I’m looking forward to reading Speak, Okinawa (my mother is also from Okinawa — my father is a 3rd generation Japanese-American) as I’m sure I’ll find some similarities with my own childhood. Fortunately, I’m from Hawaii where there are many like me but there were still instances where I learned that I had a different childhood from other Japanese-Americans. An example that easily comes to mind is having a friend visit our home and remarking that there’s a lot of Japanese (it was actually a mix of items from both Okinawa and Japan) things. This was the first time I thought that we were somehow different from other Japanese-American families.
A smile. Whenever I pick up Lee Tonouchi’s Oriental Faddah and Son, I can’t help but smile. The book’s cover is nicely designed and at 152 pages, it should be a fast read (compared to the 925 pages in Haruki Murakami’s 1Q84 which I’m also reading) but in reality, it’s not because I often find myself rereading passages like “Why I Hate Teachers Who Nevah Seen Star Wars,” the content of which is both funny and rather sad.
From the Bess Press website:
Oriental Faddah and Son delivers “Da Pidgin Guerrilla’s” most entertaining yet poignant work to date through a combination of lamenting and humorous poems. As you read, you will journey with author Lee A. Tonouchi through childhood and adolescence into adulthood. You will laugh out loud, sometimes cry, and maybe even discover things about yourself along the way. Award winning author Tonouchi delivers a captivating, semi-autobiographical tale through his mastery of the Pidgin language. Tonouchi intricately weaves life’s most basic human elements—love and loss, birth and death—with uncovering the identity of one’s true self. In the “Guerrilla’s” case, it’s the essence of being an Okinawan in Hawaiʻi.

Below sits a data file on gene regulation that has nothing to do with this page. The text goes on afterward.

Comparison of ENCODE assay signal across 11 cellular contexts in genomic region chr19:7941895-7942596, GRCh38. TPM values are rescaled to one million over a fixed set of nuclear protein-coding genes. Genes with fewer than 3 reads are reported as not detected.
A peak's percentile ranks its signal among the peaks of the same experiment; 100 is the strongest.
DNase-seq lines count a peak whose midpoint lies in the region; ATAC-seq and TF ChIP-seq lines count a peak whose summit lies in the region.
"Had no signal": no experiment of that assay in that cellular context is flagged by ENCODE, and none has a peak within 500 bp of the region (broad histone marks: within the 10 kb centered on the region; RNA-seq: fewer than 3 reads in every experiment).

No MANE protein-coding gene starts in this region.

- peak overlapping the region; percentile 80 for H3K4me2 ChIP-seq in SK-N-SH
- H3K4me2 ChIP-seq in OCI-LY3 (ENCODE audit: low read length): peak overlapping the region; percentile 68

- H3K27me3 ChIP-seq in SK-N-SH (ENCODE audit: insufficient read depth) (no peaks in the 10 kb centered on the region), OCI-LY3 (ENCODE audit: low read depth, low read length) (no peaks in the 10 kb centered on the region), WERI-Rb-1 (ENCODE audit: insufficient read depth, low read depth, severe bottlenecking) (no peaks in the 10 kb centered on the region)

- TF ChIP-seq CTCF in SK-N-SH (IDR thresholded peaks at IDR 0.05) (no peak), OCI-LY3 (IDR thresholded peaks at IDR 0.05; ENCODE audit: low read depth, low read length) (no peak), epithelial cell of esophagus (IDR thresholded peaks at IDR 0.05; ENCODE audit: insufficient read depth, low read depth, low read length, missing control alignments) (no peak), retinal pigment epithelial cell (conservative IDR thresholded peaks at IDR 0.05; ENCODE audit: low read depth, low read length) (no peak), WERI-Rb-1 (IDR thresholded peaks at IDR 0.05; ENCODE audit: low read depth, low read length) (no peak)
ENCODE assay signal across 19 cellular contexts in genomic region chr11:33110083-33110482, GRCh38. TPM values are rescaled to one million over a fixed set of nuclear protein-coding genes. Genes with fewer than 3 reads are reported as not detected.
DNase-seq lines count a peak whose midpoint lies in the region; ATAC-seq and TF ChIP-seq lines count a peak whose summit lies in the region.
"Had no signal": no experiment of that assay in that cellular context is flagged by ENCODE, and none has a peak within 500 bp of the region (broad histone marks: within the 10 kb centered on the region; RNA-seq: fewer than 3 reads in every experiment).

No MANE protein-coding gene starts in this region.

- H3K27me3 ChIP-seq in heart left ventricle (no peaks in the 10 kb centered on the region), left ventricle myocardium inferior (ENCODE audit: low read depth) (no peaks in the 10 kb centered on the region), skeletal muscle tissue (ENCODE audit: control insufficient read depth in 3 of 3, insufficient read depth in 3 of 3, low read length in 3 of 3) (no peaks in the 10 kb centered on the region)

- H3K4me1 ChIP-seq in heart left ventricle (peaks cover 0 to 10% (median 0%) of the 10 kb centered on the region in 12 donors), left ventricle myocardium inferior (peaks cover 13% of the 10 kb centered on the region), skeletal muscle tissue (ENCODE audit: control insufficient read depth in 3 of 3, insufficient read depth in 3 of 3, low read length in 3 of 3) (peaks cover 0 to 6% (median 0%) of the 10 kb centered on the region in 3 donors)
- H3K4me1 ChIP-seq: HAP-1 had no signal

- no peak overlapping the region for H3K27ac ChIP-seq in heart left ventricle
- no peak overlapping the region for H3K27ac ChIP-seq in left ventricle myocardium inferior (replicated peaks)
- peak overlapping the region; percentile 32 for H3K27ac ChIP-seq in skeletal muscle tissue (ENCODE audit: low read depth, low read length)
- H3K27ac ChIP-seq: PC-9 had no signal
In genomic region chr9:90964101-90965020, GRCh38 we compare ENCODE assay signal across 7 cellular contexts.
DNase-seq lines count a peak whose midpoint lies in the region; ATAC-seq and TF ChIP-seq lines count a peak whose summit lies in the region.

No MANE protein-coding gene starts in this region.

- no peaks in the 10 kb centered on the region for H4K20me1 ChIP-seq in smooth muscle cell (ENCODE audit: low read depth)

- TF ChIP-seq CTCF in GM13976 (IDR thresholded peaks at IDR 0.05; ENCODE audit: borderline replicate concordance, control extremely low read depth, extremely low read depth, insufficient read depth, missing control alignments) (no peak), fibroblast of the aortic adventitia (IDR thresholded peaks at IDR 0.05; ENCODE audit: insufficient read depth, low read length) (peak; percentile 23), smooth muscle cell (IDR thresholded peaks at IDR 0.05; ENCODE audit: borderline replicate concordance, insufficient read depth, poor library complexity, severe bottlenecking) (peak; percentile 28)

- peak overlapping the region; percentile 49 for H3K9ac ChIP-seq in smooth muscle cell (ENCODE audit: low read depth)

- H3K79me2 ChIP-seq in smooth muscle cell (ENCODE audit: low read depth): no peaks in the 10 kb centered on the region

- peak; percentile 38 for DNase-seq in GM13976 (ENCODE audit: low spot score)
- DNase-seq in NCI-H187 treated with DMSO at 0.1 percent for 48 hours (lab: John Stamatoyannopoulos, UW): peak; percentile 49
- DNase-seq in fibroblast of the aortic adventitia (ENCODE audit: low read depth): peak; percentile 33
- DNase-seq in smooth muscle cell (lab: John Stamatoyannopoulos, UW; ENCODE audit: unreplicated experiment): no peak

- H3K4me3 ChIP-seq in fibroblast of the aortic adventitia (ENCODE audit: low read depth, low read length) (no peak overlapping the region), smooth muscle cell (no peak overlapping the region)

Now is the perfect time to pick up your copy as the Bess Press website has a holiday sale for 40% off (till 12/30/2011) so grab it now!
Upon hearing of okinawa-sanshin.net’s kunkunshi database my first thought was “cool, there’s finally a website that makes available kunkunshi for all to enjoy.” But, alas, the website is actually a database for existing kunkunshi books. Still, it’s a great way to search for a song to find out which kunkunshi book it’s in to save you time with your collection at home or if you’re out shopping for one.
All we can hope for in the near future is to see these book companies take the next step and go digital for say, Apple’s iPad. 😉
Sanshin Kunkunshi Database (三線工工四データベース)
Snakeskin Shamisen by Naomi Hirahara
The familiarity of situations, foods, phrases, and of course, the Okinawan culture appeal to me, making this a fun, quick read.
Read the rest of Donna’s review over here. According to the author’s website, Snakeskin Shamisen (which is the third book in her Mas Arai series) has been nominated for an Edgar Allan Poe Award in the Best Paperback Original category.
You can’t live in Okinawa and not hear a ghost story or two. During my stay in Shuri, I was told that Japanese soldiers can be seen marching down the Shuri streets at midnight and about a haunted park up the street from where I lived. Christopher Luna links to a book called The Ghosts of Okinawa by J.A. Hitchcock who lived in Okinawa from 1992-1995. It’s interesting to note “that both Kadena Air Base’s 18th Services Squadron and Marine Corps Community Services have special Halloween tours” that “sell out weeks in advance”. Me, I try to stay as far away from getting spooked as I can. I don’t even watch horror flicks. 😛 (Link via fybix.net.)